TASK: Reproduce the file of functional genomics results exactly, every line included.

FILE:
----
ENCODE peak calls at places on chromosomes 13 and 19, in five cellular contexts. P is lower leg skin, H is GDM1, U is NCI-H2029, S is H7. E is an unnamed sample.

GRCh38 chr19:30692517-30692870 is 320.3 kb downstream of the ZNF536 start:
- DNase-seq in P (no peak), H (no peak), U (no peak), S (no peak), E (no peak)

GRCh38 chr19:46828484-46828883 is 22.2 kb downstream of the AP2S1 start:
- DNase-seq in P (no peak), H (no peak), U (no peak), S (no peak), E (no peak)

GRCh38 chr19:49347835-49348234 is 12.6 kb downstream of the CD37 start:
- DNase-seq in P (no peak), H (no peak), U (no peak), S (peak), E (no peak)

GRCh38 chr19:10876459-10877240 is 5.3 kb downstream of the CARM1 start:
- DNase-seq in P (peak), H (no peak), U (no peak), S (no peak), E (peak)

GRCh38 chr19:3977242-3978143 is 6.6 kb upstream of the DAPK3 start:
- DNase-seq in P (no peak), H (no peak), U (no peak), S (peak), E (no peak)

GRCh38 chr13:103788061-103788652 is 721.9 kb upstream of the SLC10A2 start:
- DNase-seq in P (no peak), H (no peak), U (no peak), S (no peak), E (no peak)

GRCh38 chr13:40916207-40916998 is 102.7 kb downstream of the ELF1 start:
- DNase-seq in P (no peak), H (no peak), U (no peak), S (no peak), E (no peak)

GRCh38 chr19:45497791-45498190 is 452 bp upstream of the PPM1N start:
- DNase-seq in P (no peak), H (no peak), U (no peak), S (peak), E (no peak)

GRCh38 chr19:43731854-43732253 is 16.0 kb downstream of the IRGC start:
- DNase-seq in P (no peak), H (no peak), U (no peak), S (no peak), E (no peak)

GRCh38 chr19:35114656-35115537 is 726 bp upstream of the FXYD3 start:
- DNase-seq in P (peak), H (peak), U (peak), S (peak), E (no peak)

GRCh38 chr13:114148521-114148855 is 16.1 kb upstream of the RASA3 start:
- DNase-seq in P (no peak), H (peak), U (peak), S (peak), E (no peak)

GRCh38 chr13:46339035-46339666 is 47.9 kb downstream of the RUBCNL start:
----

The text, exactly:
ENCODE peak calls at places on chromosomes 13 and 19, in five cellular contexts. P is lower leg skin, H is GDM1, U is NCI-H2029, S is H7. E is an unnamed sample.

GRCh38 chr19:30692517-30692870 is 320.3 kb downstream of the ZNF536 start:
- DNase-seq in P (no peak), H (no peak), U (no peak), S (no peak), E (no peak)

GRCh38 chr19:46828484-46828883 is 22.2 kb downstream of the AP2S1 start:
- DNase-seq in P (no peak), H (no peak), U (no peak), S (no peak), E (no peak)

GRCh38 chr19:49347835-49348234 is 12.6 kb downstream of the CD37 start:
- DNase-seq in P (no peak), H (no peak), U (no peak), S (peak), E (no peak)

GRCh38 chr19:10876459-10877240 is 5.3 kb downstream of the CARM1 start:
- DNase-seq in P (peak), H (no peak), U (no peak), S (no peak), E (peak)

GRCh38 chr19:3977242-3978143 is 6.6 kb upstream of the DAPK3 start:
- DNase-seq in P (no peak), H (no peak), U (no peak), S (peak), E (no peak)

GRCh38 chr13:103788061-103788652 is 721.9 kb upstream of the SLC10A2 start:
- DNase-seq in P (no peak), H (no peak), U (no peak), S (no peak), E (no peak)

GRCh38 chr13:40916207-40916998 is 102.7 kb downstream of the ELF1 start:
- DNase-seq in P (no peak), H (no peak), U (no peak), S (no peak), E (no peak)

GRCh38 chr19:45497791-45498190 is 452 bp upstream of the PPM1N start:
- DNase-seq in P (no peak), H (no peak), U (no peak), S (peak), E (no peak)

GRCh38 chr19:43731854-43732253 is 16.0 kb downstream of the IRGC start:
- DNase-seq in P (no peak), H (no peak), U (no peak), S (no peak), E (no peak)

GRCh38 chr19:35114656-35115537 is 726 bp upstream of the FXYD3 start:
- DNase-seq in P (peak), H (peak), U (peak), S (peak), E (no peak)

GRCh38 chr13:114148521-114148855 is 16.1 kb upstream of the RASA3 start:
- DNase-seq in P (no peak), H (peak), U (peak), S (peak), E (no peak)

GRCh38 chr13:46339035-46339666 is 47.9 kb downstream of the RUBCNL start: